Patanjali’s Yoga Sutras are among the most important writings of the Yoga school, and have remained relevant for 2,300 years because of their wisdom and inspiration. In this webinar course, Ravi Ravindra will explore the heart and purpose of yoga as expressed in the Yoga Sutras, with special emphasis on section 2.2 which states that the true purpose of yoga is the cultivation of Samadhi, meaning freedom from the ego-self, and the diminishing of the kleshas, that are the impediments standing in the way of achieving this goal.
The course will be based on Ravi Ravindra’s book The Wisdom of Patanjali’s Yoga Sutras.
Ravi Ravindra is a professor emeritus at Dalhousie University, in Halifax, Nova Scotia, where he served as professor in comparative religion, philosophy and physics. A lifetime member of the Theosophical Society, Ravi has taught many courses in The School of the Wisdom in Adyar and at the Krotona Institute in Ojai, Calif. He was a member of the Institute of Advanced Study in Princeton, a fellow of the Indian Institute of Advanced Study in Shimla, and the founding director of the Threshold Award for Integrative Knowledge. His last book was The Pilgrim Soul: A Path to the Sacred Transcending World Religions and his new book on the Bhagavad Gita will be published by Shambhala Publications in the spring of 2017. For more information visit www.ravindra.ca .
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(1864-1933). A Sri Lankan Buddhist who founded the Maha Bodhi Society, and who was also an active member of the Theosophical Society (TS). Born David Hewavitharana, Dharmapala studied in a missionary school and grew up noting the decline of the his country’s religion and culture while it was under foreign power.
In 1884, Dharmapala met Helena P. BLAVATSKY and Henry S. OLCOTT, the two co-founders of the Theosophical Society, in Colombo, and this proved to be the turning point of his life. He later wrote that Blavatsky told him that due to his purity, it is possible for him to contact the Himalayan adepts. He thereafter made a pledge to study the Arhat doctrine. Upon reading about the Masters from Alfred P. SINNETT’s book, The Occult World, he wrote that “I surrendered my life to them and silently pledged to lead the chela life. HPB helped me much in my effort. . . . She wrote to me to follow the light that is within me. I have strictly followed her advice, and am glad to testify to her wonderful powers of mystic illumination.” Dharmapala had wanted to devote himself to theosophy, but it was Blavatsky who instead suggested to him to study Pali and the Dhamma and to work for humanity. He subsequently became a Buddhist monk and assumed the name Anagarika Dharmapala.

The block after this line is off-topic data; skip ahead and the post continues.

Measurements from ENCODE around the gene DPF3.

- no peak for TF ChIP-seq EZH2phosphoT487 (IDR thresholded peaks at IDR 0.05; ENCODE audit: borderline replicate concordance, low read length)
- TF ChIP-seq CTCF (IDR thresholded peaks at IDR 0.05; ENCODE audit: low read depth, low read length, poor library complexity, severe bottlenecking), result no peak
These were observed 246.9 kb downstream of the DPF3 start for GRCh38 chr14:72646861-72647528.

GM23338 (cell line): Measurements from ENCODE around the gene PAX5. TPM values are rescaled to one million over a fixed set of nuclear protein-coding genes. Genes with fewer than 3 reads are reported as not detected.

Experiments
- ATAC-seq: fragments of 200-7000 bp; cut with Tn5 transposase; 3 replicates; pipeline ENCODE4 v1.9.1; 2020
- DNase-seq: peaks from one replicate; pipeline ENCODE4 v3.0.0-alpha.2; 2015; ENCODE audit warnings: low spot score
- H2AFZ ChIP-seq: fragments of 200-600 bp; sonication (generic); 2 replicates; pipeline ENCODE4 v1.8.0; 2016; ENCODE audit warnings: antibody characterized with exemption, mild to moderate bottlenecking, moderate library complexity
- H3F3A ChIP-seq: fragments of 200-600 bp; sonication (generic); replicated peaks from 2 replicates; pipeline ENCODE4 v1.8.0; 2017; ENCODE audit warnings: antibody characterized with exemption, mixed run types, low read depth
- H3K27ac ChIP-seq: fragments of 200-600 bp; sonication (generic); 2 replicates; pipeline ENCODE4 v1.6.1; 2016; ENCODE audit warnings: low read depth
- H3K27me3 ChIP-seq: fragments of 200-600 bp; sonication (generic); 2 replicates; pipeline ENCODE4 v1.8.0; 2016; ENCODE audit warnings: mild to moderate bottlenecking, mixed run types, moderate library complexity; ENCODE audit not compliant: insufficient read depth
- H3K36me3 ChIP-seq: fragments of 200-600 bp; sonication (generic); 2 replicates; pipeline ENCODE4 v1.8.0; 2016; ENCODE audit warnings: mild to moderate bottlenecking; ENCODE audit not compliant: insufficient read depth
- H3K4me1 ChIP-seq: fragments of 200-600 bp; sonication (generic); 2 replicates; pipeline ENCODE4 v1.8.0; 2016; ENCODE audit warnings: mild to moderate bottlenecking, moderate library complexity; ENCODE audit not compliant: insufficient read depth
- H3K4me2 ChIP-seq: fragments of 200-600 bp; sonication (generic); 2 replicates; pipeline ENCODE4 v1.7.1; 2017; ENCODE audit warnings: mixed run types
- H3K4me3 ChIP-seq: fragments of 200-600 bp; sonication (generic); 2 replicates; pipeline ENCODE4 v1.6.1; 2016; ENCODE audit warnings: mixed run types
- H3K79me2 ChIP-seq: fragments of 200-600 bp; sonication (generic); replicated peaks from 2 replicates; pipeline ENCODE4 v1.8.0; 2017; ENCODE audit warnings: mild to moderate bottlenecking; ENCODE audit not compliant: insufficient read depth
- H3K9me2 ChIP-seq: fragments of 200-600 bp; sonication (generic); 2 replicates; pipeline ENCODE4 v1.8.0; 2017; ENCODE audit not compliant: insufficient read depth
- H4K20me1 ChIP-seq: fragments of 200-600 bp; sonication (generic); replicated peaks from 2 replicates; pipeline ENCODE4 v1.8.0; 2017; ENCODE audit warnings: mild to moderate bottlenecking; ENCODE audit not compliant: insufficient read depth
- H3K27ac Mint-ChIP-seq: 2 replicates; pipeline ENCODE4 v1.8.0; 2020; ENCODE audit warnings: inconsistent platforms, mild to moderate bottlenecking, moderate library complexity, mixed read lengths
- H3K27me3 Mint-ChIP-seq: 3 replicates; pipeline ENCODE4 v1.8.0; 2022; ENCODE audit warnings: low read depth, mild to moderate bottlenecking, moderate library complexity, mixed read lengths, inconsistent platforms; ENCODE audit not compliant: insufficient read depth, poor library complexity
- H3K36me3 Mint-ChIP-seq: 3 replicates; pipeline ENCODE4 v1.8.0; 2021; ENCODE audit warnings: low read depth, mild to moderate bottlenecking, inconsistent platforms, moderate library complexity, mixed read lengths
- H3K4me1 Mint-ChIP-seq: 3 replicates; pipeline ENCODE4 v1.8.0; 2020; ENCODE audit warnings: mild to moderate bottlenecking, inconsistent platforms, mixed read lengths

In 1884 he went with Blavatsky to ADYAR at the international headquarters of the Theosophical Society, and upon his return to Sri Lanka, he stayed at the theosophical headquarters in Colombo. With Olcott and Charles W. LEADBEATER, he joined the campaign for the establishment of Buddhist schools.
On May 31,1891, he founded the Maha Bodhi Society in India to help revive Buddhism there. The Society grew and became an influence in the spread of Buddhism. In 1893, he was chosen as the representative of Theravada Buddhism to the World Parliament of Religions in Chicago, during which he spoke about the Eightfold Path of the Buddha. He was subsequently invited to give lectures in other parts of the United States. In 1926, he established the London Buddhist Vihara, the first Buddhist monastery outside of Asia, which exists today.
Dharmapala is remembered today in the Buddhist world as one of the great advocates of the religion in the 20th century.